Paloma Faith

A Perfect Contradiction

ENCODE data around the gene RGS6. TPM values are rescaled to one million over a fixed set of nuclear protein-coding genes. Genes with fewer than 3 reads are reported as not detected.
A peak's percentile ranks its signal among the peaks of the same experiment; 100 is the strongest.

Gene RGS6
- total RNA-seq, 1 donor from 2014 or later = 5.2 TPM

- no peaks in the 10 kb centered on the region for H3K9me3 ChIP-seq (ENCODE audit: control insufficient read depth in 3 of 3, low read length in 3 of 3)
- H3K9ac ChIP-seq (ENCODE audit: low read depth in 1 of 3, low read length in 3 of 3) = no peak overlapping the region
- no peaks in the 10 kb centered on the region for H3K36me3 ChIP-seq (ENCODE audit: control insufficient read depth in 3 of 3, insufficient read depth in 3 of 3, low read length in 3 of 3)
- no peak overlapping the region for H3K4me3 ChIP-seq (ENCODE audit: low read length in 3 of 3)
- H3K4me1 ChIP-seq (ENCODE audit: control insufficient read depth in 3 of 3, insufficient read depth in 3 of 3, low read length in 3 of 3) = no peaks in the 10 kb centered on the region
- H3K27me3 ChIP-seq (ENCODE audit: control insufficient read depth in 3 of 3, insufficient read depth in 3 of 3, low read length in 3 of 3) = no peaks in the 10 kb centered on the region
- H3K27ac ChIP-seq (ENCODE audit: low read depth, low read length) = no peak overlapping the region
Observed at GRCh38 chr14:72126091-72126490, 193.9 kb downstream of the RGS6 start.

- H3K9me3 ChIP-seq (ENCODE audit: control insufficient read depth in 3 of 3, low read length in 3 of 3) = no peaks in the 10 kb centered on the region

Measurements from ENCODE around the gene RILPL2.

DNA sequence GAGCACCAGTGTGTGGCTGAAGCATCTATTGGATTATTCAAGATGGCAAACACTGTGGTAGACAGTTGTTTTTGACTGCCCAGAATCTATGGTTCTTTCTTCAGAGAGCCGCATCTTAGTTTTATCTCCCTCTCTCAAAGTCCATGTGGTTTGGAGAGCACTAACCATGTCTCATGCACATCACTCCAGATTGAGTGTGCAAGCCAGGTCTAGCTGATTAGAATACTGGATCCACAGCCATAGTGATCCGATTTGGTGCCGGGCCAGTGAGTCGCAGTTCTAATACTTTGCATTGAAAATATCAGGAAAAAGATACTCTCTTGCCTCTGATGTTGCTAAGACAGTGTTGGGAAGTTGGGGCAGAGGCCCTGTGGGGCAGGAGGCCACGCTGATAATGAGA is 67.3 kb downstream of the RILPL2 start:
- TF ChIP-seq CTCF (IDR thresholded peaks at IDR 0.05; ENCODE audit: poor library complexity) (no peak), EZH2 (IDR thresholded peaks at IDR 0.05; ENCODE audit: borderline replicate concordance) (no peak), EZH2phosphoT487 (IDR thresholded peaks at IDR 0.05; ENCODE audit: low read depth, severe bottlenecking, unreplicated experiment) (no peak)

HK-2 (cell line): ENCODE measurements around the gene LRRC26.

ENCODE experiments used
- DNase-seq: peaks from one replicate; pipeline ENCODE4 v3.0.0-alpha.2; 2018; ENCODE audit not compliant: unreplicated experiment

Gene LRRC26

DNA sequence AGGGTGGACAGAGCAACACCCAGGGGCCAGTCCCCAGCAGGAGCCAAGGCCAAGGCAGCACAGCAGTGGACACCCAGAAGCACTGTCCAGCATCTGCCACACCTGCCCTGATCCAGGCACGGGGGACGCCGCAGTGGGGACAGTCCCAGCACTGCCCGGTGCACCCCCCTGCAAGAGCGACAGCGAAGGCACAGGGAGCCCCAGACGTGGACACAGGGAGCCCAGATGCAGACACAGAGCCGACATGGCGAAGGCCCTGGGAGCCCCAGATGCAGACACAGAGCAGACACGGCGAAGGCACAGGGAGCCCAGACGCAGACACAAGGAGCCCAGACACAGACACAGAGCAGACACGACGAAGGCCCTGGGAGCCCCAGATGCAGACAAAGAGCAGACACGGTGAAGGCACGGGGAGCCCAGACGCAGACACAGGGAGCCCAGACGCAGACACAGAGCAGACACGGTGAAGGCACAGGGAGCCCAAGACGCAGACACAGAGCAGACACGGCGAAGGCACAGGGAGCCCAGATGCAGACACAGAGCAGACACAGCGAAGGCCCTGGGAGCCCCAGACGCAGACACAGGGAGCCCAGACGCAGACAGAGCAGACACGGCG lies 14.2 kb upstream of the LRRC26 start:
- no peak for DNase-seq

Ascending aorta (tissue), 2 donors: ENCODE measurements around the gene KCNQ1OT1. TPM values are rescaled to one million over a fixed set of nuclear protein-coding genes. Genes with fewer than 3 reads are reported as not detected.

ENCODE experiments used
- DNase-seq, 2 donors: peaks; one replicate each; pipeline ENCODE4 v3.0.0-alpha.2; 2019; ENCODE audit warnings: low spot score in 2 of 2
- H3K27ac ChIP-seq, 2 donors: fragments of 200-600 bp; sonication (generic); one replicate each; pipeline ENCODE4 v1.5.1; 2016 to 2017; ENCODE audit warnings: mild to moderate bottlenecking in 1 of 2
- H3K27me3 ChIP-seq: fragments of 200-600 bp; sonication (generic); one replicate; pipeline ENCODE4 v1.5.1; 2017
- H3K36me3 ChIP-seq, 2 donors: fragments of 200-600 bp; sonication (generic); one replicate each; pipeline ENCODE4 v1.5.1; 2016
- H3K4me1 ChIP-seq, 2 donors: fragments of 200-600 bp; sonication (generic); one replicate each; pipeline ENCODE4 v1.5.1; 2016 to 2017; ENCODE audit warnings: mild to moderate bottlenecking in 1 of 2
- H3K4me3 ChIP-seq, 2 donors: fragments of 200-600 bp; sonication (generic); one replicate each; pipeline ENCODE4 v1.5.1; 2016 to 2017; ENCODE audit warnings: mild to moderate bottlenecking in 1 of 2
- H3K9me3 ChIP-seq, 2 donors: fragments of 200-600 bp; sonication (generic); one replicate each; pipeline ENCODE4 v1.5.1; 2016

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British vocalist Paloma Faith's third studio album, 2014's A Perfect Contradiction, is a slick, funky production featuring several big-name songwriters, from Pharrell Williams to Raphael Saadiq. In the post-Amy Winehouse world of soulful, '60s-centric, dance-oriented divas, Faith has always leaned toward the artier end of the spectrum, setting her cherubic yet impossibly robust vocals against her Frida Kahlo-meets-Dusty Springfield persona. Which isn't to say that Faith's music is an acquired taste. On the contrary, her previous efforts (2009's Do You Want the Truth or Something Beautiful? and 2012's Fall to Grace) found the London-born singer balancing an inclination toward arch theatricality with her gift for belting out R&B hooks. On the heels of Adele's success, and in sea of up-and-coming Springfield devotees, Faith smartly moves away, if ever so slightly, from the neo-vintage, Mark Ronson-esque production of her past albums and toward a more high-sheen, disco, and '70's soul-influenced sound. Cuts like the Pharrell-produced "I Can't Rely on You," and the Saadiq-helmed "Mouth to Mouth," are infectious, booty-shaking numbers that wouldn't sound out of place booming out over the speakers at Studio 54. Similarly, the cowbell-heavy "Take Me" is a jubilant, Southern soul-influenced anthem that veritably drills itself into your head as soon as the descending piano riff starts. That said, Faith has built her career upon '50s- and '60s- influenced sounds and aesthetics, and A Perfect Contradiction certainly has its share of neo-retro reappropriation in the Diane Warren-penned "Only Love Can Hurt Like This" and the Stuart Matthewman co-write "Taste My Own Tears," which does sound a bit like Matthewman's longtime boss Sade, if she had recorded at Motown in the mid-'60s. Ultimately, it's Faith's irrepressible enthusiasm and unbridled vocal ability that shine the most on A Perfect Contradiction, and having musicians like Pharrell and Saadiq around just works to sweeten the deal.

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